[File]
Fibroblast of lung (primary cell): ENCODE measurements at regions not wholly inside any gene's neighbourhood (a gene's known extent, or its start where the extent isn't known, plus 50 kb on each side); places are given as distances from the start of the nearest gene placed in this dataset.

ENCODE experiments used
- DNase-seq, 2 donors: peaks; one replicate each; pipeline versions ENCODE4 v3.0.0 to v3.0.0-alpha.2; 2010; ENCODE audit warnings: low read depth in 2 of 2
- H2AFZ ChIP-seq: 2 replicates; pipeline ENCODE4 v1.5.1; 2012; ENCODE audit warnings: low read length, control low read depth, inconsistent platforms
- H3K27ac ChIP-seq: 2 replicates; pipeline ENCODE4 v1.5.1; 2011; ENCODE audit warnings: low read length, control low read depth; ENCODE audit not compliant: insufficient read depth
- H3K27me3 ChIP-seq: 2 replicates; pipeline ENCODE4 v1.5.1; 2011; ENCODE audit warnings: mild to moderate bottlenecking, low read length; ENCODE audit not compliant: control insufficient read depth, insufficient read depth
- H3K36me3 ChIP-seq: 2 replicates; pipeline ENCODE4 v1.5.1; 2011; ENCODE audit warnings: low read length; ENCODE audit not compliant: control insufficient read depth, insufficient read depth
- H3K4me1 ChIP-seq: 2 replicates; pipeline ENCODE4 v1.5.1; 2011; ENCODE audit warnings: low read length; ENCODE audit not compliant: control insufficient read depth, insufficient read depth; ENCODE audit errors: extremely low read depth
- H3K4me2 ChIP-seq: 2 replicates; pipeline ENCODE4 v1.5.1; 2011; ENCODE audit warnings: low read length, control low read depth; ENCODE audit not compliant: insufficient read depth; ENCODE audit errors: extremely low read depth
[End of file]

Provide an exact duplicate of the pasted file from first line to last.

Fibroblast of lung (primary cell): ENCODE measurements at regions not wholly inside any gene's neighbourhood (a gene's known extent, or its start where the extent isn't known, plus 50 kb on each side); places are given as distances from the start of the nearest gene placed in this dataset.

ENCODE experiments used
- DNase-seq, 2 donors: peaks; one replicate each; pipeline versions ENCODE4 v3.0.0 to v3.0.0-alpha.2; 2010; ENCODE audit warnings: low read depth in 2 of 2
- H2AFZ ChIP-seq: 2 replicates; pipeline ENCODE4 v1.5.1; 2012; ENCODE audit warnings: low read length, control low read depth, inconsistent platforms
- H3K27ac ChIP-seq: 2 replicates; pipeline ENCODE4 v1.5.1; 2011; ENCODE audit warnings: low read length, control low read depth; ENCODE audit not compliant: insufficient read depth
- H3K27me3 ChIP-seq: 2 replicates; pipeline ENCODE4 v1.5.1; 2011; ENCODE audit warnings: mild to moderate bottlenecking, low read length; ENCODE audit not compliant: control insufficient read depth, insufficient read depth
- H3K36me3 ChIP-seq: 2 replicates; pipeline ENCODE4 v1.5.1; 2011; ENCODE audit warnings: low read length; ENCODE audit not compliant: control insufficient read depth, insufficient read depth
- H3K4me1 ChIP-seq: 2 replicates; pipeline ENCODE4 v1.5.1; 2011; ENCODE audit warnings: low read length; ENCODE audit not compliant: control insufficient read depth, insufficient read depth; ENCODE audit errors: extremely low read depth
- H3K4me2 ChIP-seq: 2 replicates; pipeline ENCODE4 v1.5.1; 2011; ENCODE audit warnings: low read length, control low read depth; ENCODE audit not compliant: insufficient read depth; ENCODE audit errors: extremely low read depth